Local Culture

Notebook Recollections: Mr. Positive

Local icon Tim Rumsey walked to work most days from 1987 to 2000. He began as a form of exercise but kept at it for his love of local lore harvested through his interactions with people on the street. He began documenting his musings and eventually filled 53 pocketbooks with his observations. He continues writing about his observations to this day. Here is just one tale.
By Tim Rumsey, MD

May 4, 1999  Carl “Mr. Positive” Bentson has a new, silver three-wheeler bicycle with a beige awning. He was putting lights on it when I passed by this morning.
I asked him, “How many lights?”
“One-hundred twenty,” Carl said. 
“How many batteries a month?”
“Two hundred, twenty-five.”
Carl isn’t the lightning bug of West 7th for nothing.
Carl is surrounded by light. Father John Clay and Pastor Walt Witzke say he is all light. All goodness.
The outside of Carl’s house is a 24-hour smorgasbord of holiday lights at any one time. Changing colors, like changing seasons – Christmas, sure. Halloween, Thanksgiving. Easter. Armistice Day. Joan of Arc’s birthday.
He has big-beam lights on his lawnmowers and blowers. We know about his bicycle. It’s a movable shrine. He even has red and orange reflectors sewn into his green highway work vest. Then there’s the crowning touch of the searchlight on his helmet. Carl is light.

May 8, 1999  
On the way home tonight, Carl was sweeping his front steps. He called out to me asking how my Ford Bronco was. 
“OK,” I said. “It’s getting old.”
“1974,” Carl said. “V-6.”
“How can you tell the year? They all look the same to me.”
“I know,” said Carl. “Automatic or shift?”
“Shift,” I responded.
“Better gas mileage.”
Carl has never driven a car. He’s a bike rider. And in West 7th he could walk wherever he wanted to go, anyway. Coopers. St. Stans. Mancini’s. The clinic.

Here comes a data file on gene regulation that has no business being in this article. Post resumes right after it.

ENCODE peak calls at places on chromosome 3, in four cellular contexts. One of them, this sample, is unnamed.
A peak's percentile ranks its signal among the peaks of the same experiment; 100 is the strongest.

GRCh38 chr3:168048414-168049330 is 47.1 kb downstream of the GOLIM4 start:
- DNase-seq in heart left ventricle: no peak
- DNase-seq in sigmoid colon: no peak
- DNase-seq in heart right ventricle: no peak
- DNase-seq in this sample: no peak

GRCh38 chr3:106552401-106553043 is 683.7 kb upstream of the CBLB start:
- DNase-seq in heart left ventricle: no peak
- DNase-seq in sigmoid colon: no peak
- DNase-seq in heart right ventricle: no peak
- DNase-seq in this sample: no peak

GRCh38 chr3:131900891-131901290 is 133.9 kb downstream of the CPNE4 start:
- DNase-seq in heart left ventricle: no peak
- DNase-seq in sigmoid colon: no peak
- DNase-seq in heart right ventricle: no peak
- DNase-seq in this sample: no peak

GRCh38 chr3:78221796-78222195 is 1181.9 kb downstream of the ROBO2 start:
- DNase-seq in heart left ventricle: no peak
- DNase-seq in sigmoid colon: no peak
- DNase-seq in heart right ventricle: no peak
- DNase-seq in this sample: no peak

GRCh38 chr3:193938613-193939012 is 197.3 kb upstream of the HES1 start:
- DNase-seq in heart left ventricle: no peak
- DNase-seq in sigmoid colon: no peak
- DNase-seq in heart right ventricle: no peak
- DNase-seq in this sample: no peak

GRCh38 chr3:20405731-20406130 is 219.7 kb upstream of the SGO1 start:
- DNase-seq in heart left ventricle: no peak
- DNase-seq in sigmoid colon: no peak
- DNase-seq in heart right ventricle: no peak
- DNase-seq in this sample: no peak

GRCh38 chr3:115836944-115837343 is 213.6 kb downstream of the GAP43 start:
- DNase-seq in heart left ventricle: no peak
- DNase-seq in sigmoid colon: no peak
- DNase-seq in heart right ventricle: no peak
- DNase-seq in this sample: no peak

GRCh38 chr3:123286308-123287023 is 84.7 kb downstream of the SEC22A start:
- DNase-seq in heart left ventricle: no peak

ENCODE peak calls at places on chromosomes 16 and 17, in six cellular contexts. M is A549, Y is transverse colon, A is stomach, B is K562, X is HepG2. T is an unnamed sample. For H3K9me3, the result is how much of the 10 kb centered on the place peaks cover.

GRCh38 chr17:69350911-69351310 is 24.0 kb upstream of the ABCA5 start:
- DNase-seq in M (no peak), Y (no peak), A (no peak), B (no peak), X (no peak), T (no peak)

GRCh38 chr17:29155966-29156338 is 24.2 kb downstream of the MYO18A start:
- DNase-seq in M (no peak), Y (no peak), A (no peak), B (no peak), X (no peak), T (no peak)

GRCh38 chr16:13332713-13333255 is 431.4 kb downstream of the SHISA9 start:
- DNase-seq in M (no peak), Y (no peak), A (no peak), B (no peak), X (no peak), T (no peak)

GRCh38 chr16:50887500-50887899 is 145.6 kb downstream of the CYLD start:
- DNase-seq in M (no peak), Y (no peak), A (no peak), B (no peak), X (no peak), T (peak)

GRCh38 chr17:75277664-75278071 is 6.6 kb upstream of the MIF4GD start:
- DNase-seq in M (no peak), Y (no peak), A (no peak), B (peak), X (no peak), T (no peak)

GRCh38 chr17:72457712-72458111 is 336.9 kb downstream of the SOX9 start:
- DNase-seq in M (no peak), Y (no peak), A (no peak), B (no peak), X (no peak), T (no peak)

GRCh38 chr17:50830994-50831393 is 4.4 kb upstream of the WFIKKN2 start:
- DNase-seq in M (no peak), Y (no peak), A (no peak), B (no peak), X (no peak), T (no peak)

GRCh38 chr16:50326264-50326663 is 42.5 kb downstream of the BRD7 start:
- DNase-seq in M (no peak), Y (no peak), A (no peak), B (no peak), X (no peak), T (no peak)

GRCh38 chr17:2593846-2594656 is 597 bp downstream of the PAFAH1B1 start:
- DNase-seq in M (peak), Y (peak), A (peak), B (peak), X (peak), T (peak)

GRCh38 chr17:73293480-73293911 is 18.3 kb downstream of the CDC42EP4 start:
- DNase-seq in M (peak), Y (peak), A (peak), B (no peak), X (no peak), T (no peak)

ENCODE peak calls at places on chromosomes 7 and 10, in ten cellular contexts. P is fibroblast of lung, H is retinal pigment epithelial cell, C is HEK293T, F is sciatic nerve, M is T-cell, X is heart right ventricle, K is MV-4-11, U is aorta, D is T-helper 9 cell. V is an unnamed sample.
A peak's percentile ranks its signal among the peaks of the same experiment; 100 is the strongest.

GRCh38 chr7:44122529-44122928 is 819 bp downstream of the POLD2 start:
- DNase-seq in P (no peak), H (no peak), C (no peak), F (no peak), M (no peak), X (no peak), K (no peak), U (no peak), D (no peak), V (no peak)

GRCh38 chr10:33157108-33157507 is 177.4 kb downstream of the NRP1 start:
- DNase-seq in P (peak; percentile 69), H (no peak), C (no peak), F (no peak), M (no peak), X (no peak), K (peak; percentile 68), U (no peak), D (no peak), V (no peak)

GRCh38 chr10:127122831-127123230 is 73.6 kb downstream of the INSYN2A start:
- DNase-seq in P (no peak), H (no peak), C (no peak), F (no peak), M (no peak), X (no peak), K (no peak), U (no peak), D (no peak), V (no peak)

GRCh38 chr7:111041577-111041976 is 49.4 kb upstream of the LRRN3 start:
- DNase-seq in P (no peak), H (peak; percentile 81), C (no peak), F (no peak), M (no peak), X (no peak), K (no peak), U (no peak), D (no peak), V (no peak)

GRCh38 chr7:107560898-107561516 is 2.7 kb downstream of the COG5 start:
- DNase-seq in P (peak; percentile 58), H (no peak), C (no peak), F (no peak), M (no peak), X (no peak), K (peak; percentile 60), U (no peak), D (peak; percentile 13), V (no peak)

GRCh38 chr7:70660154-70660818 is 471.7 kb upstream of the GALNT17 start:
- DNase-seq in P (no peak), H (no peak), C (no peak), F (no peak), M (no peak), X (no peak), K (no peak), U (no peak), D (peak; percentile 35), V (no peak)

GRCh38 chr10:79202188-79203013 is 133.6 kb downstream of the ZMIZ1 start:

But Carl lived, breathed and dreamed cars. He knew everything about every car ever built. Everything. Model years, costs, colors, engine sizes. That was a given. He knew wheel-base lengths, gas mileage, tire sizes, discontinued models and models on the way. He hung out at car shows and dealerships, rallies, and parking lots. He could smell the make of a car, and not just when it was new. 
“Media” Mike Hazard believes that in a previous life, Carl could have been a car.

May 12, 1999 
At 3 a.m., a purple 1976 Plymouth Duster with shiny, baby moon hubcaps traveling down St. Clair at 80 miles per hour jumped the curb at Carl’s, blew through his wood-rail fence and climbed the front stairs of his house before partially lodging itself in Carl’s living room. Perhaps the driver’s alcohol anesthetized state saved his life. Although Carl later said it was the 409 cc engine and reinforced steel frame. 
The driver was ambulanced to United Hospital.
Police photos were taken.
You could almost make out a cartoon-like imprint of the Duster into the front, right wall of his house.
At 3:15 a.m., Carl was outside in his pajamas and green highway vest inspecting. His conclusion: “The car is no good anymore.”
Carl was fired up. He talked to the police and the wrecking crew, and any rubber-neckers who stopped for a look.
I do believe Carl was disappointed when they braced up his house and extracted the Duster. 
West 7th All-Star cab driver William “Texan” Dubois was not impressed when he heard the story. Just another testosterone, alcohol and petrol tale. He did allow that Carl’s automotive magnetism probably drew the vehicle in. 

May 14, 1999  
Up ahead, coming downhill on my side of St Clair near 35E, I see Carl on his three-wheeler. Even though it was only early evening, he was all lit up and twinkling. He slowed down to talk. 
Just then, a rusted-out, big green old Buick burped and listed down St. Clair toward Carl and me. Its right front headlight was blinking on and off. You could smell it as it slowly passed. 
“Now there’s a piece of crap car,” I said to Carl.
“Not bad,” Carl replied. “A little.”

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